Phase one is for stabilization, and includes weekly court appearances, treatment as deemed necessary (often in-patient treatment at first), mandatory meetings with case managers and a group of alumni, verified attendance at sober support meetings and living in an approved clean-and-sober residence. Throughout the program each participant pays $15 per week to help support the program.
Phase two is life assessment. Court appearances are alternating weeks, ongoing treatment (now generally outpatient) and urinalysis tests are less frequent. It is expected in this phase that the participant will begin full-time work or schooling.
Phase three is for anchoring change, with court appearances every three weeks, completing Moral Reconation Therapy to address thinking patterns, continuing work or schooling, and continued sober support meetings and work with alumni to prepare for transition to life after drug court.
Phase four is the transition to living with more independence. Court appearances are once per month, stable housing must be obtained, verified work or school and a future goals/life plan are required. Once all restitution has been paid and all Drug Court requirements met, the participant graduates and their charges are permanently dismissed. Graduation is a celebration and a chance for the graduate to express the changes they have made. Each graduate is encouraged to continue working as alumni with those following them in the program to ease the transition to independence.
Sanctions for non-compliance are immediate and non-negotiable. Relapse generally results in a one day jail sanction plus increased urinalysis testing and monitoring. Other less serious violations result in community service work, more frequent court appearances or entering into a contract with specific goals and dates to achieve them. Those who do well are rewarded with lessened restrictions, small incentives such as recognition as a Person of the Week, receipt of gift cards or candy bars. Drug court participants also have regularly had Ski to Sea teams and play in a co-ed softball league as pro-social activities.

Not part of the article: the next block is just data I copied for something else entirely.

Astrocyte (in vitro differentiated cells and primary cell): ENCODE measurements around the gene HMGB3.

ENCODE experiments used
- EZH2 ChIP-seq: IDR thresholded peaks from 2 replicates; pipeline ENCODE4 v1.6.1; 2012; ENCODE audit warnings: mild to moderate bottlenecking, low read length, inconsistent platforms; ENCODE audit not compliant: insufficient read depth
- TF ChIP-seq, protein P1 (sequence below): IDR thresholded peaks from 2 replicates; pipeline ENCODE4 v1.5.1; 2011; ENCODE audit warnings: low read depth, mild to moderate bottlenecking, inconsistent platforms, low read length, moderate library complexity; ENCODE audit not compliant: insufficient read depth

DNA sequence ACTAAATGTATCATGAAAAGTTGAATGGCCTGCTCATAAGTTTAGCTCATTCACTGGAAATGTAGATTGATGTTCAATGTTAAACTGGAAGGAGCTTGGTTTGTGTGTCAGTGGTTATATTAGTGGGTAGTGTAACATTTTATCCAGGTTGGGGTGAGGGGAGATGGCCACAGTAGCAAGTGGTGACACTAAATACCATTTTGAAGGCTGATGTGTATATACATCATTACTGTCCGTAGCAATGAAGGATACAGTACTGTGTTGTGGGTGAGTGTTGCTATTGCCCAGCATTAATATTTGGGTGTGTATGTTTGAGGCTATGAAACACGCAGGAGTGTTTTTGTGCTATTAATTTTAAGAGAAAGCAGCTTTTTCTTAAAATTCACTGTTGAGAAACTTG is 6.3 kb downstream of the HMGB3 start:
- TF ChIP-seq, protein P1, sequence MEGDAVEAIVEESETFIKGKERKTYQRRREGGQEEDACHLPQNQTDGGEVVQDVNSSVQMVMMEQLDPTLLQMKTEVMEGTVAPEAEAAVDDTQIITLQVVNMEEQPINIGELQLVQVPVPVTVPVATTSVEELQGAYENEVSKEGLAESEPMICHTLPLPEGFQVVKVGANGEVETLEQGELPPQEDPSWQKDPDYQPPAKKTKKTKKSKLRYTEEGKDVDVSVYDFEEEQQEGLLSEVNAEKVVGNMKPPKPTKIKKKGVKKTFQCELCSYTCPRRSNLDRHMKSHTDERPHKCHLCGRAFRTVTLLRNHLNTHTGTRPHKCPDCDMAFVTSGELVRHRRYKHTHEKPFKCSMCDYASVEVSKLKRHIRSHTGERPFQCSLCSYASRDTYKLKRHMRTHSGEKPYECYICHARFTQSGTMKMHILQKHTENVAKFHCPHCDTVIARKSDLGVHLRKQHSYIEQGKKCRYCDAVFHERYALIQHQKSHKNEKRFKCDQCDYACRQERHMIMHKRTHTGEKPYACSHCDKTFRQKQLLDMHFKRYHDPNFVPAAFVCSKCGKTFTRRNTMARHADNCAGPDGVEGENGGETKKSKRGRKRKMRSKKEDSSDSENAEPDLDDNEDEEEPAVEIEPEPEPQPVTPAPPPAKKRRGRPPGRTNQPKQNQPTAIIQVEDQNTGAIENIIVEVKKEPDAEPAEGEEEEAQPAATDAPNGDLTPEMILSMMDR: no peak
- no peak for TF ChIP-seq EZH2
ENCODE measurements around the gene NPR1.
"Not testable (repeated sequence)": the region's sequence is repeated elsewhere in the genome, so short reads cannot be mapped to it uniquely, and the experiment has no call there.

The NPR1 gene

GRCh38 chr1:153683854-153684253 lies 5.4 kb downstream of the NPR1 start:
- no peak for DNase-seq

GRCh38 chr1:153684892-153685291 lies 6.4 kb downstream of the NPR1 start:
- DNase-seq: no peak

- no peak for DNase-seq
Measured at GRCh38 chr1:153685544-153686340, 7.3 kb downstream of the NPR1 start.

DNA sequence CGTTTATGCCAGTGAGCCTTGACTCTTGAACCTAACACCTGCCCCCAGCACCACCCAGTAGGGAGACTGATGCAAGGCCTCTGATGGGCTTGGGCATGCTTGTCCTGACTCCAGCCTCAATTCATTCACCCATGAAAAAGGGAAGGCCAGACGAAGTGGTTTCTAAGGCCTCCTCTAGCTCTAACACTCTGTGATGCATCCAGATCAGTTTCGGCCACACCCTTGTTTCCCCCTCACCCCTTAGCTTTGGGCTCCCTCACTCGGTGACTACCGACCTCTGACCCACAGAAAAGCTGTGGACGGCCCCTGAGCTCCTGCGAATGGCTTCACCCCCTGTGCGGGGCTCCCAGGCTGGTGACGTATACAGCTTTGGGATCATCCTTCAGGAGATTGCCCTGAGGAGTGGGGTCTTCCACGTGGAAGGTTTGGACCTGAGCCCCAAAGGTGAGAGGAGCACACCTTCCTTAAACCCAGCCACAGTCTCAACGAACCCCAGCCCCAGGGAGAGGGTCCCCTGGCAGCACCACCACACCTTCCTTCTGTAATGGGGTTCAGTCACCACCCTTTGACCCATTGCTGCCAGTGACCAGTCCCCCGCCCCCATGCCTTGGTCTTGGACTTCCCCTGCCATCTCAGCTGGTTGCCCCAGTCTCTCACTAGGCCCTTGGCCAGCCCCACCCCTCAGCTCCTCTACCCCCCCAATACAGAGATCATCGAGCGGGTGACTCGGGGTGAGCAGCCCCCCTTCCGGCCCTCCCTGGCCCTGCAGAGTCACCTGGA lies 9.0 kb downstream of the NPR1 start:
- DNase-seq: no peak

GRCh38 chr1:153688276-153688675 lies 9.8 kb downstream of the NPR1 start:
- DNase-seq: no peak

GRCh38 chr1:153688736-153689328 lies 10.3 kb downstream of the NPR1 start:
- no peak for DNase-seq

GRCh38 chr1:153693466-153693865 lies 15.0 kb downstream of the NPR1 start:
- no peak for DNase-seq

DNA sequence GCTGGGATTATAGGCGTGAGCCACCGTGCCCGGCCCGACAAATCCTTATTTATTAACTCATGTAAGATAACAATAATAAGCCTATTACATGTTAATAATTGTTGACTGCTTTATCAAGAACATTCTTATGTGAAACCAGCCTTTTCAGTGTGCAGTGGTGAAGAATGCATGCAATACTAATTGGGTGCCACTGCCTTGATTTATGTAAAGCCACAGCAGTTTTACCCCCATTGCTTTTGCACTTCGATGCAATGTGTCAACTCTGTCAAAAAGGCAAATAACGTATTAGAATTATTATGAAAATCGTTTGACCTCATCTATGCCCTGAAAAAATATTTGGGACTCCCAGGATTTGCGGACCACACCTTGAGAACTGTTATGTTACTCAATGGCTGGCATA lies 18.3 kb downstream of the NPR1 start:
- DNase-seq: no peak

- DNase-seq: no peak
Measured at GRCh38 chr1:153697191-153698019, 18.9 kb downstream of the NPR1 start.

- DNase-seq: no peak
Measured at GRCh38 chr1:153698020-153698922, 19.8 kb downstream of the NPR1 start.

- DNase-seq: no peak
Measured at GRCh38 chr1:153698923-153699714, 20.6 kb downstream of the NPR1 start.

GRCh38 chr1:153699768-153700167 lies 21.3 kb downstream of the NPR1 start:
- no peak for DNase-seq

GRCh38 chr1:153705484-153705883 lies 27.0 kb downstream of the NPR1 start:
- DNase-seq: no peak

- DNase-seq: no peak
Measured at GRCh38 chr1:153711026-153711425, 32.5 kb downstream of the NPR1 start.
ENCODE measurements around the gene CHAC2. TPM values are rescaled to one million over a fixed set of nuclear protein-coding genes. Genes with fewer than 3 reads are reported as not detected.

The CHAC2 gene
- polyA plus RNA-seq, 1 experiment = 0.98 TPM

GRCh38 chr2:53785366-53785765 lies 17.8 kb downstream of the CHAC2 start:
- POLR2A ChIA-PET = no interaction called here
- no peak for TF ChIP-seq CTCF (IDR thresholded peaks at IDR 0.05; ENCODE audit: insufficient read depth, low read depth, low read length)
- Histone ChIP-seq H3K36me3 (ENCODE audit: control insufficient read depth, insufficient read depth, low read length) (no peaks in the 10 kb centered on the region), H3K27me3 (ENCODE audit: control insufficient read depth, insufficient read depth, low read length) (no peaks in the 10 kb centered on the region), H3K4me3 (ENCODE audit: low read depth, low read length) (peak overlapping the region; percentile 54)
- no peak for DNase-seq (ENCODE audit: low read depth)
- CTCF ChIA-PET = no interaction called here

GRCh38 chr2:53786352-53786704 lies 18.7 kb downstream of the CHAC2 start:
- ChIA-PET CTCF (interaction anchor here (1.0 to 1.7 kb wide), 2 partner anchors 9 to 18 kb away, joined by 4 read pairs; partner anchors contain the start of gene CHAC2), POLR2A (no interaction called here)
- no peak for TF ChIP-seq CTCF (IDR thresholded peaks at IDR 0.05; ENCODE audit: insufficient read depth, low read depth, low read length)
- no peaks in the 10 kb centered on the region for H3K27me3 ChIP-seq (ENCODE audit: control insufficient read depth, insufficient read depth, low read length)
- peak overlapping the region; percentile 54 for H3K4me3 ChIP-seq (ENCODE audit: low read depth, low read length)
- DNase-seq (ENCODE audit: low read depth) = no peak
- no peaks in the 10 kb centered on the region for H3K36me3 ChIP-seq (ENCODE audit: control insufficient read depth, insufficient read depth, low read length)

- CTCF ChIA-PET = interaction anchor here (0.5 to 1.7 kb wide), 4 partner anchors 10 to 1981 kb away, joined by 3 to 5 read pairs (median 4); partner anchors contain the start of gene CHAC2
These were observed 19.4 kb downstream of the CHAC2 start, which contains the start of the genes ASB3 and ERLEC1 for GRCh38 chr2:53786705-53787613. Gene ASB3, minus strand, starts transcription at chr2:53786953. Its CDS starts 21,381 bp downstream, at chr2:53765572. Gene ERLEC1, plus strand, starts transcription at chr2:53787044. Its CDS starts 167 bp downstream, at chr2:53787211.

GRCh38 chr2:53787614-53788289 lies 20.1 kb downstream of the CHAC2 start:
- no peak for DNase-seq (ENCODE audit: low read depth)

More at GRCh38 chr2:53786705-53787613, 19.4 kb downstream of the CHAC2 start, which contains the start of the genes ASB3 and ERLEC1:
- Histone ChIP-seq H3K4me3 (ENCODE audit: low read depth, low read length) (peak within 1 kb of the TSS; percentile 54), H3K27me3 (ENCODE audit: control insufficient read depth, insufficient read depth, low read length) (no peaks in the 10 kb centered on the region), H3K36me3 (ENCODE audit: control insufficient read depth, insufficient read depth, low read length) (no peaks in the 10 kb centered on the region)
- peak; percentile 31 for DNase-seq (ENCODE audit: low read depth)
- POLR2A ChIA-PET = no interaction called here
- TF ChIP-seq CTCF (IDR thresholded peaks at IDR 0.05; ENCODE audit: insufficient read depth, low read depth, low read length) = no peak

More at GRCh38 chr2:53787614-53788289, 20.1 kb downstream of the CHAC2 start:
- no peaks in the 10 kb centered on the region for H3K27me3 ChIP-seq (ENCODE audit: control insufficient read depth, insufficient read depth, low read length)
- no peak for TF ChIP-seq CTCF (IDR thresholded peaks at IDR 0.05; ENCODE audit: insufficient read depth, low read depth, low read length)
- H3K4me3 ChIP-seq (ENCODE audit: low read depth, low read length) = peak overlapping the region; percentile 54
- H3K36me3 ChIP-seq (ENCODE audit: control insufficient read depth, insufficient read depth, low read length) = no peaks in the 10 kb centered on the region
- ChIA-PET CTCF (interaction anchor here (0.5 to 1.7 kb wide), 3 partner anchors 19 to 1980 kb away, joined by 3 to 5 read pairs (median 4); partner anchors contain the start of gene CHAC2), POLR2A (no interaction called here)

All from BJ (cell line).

There are clear reductions in recidivism for participants in Drug Court as measured by monitoring criminal behavior after graduation. Some graduates do relapse, but a great many find that what they learned in Drug Court allows them to re-establish sobriety quickly and to maintain it going forward. State and national studies show that Drug Courts save between $3 and $27 for each dollar invested, depending on the scope of the program. There are other tangible impacts, such as reunited families, productive citizens working and paying taxes, and a safer community.
Despite these successes, there is a continuing need for resources for all of the therapeutic courts. The co-occurrence of mental health and substance abuse is common. There is still a significant need for mental health assessments and treatment services. Early identification of these needs is crucial. Continued support of these programs through the voter-approved sales tax is essential, as the professional case managers and treatment programs are the heart of the success of this model. Donations of money, in kind materials and services is one way the community can support these programs.
With continued support, these therapeutic courts can continue to improve life in Whatcom County. Our community is the better for them.
Charles Snyder is a Whatcom County Superior Court judge.